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Seven out of 10 UK consumers and two-thirds, on average, around the world would stop doing business with a brand that suffers a breach of users’ financial or personal data.
Retailers are most at risk globally, with 62% of respondents willing to walk away after a data breach, followed by banks (59%) and social media sites (58%), according to a survey of 10,500 consumers by digital security firm Gemalto.
The survey found that, across all ages, 93% place the blame squarely on businesses and would think about acting against them. Social media sites worry consumers most, with 61% concerned that these companies do not protect consumer data adequately, followed by banking websites (40%).
With the rising awareness of data protection and data privacy issues following the Facebook-Cambridge Analytica data-sharing scandal and a growing number of personal data breaches, 70% of consumers now believe the responsibility for protecting their data rests with the company holding it.
As a result, data protection is now a major consideration for consumers when interacting with a brand, with 82% wanting organisations to have greater online security measures and 91% believing that there are applications and websites they currently use that pose a risk to the protection and security of their personal identifiable information (PII).
Despite consumers placing the responsibility firmly in the hands of organisations, only a quarter feel that companies take the protection and security of customer data very seriously, with 35% saying they have already provided organisations with feedback on the security methods they are offering, while 19% have considered dong so and 33% say they might in the future.
“Businesses have no choice but to improve their security if they want to address frustrated consumers that don’t believe the onus is on them to change their security habits,” said Jason Hart, CTO, data protection at Gemalto.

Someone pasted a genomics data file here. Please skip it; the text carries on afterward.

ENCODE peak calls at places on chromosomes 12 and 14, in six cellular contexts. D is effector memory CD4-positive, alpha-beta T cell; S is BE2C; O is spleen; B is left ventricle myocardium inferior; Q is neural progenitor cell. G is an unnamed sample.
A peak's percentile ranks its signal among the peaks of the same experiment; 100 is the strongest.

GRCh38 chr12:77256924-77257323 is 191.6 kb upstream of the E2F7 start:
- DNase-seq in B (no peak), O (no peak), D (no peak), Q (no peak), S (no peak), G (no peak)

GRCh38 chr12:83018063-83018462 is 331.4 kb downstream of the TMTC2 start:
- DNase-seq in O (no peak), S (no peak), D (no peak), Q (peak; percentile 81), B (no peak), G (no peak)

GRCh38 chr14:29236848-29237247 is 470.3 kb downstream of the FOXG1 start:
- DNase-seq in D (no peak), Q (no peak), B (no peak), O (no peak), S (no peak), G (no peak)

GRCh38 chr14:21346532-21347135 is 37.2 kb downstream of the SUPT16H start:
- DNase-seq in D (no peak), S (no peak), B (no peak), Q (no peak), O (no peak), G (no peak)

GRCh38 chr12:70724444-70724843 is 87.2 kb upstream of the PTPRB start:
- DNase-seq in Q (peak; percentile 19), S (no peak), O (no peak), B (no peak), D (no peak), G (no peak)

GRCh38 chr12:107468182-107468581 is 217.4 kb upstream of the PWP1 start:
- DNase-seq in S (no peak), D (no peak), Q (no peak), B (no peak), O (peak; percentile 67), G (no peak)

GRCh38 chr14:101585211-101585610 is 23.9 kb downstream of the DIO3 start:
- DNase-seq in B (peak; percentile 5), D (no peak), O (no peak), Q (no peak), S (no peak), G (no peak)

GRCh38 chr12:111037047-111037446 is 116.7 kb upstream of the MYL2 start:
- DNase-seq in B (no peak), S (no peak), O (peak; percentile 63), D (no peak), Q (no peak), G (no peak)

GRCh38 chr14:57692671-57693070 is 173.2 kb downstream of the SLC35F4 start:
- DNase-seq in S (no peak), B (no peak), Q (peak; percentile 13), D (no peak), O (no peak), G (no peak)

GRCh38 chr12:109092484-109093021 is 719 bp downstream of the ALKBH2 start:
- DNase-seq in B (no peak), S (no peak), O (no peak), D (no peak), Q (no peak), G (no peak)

“Social media sites, in particular, have a battle on their hands to restore faith in their security and show consumers they are listening. Failing to do so will spell disaster for the most flagrant offenders, as consumers take their business elsewhere.”
The survey showed that consumers are frustrated with the state of data protection within organisations, with a quarter of those polled saying they had already been a victim of fraudulent use of their financial information, 19% through fraudulent use of their PII and 16% through identity theft, while 66% are worried that their personal information will be stolen at some point in the future.
However, despite the fear that they may become victims of a data breach, consumers are not planning to change their behaviour online because they believe responsibility lies with the companies holding their data. This could explain why more than half (55%) of respondents continue to use the same password across different accounts, the Gemalto report said.
As well as switching brands, young people are more prepared to go further and pursue legal action against brands that lose their data than older generations, with 53% of UK consumers saying they would consider taking legal action against any of the parties (companies or hackers) involved in a breach, compared with 67% globally among 18 to 24-year olds and 45% among those aged 65 or more.
“This should be a wake-up call to businesses that consumer patience has run out,” said Hart. “It’s clear they have little faith that organisations are taking their data protection seriously, or that their concerns will be heard, forcing them to take action themselves.
“As young people become the big spenders of the future, businesses are risking not only alienating their current and future revenue streams, but also their reputation if they continue to give the impression that they don’t take data security seriously. Moving forward, businesses must start doing the basics properly – protecting their most valuable asset, data, with the correct security controls.”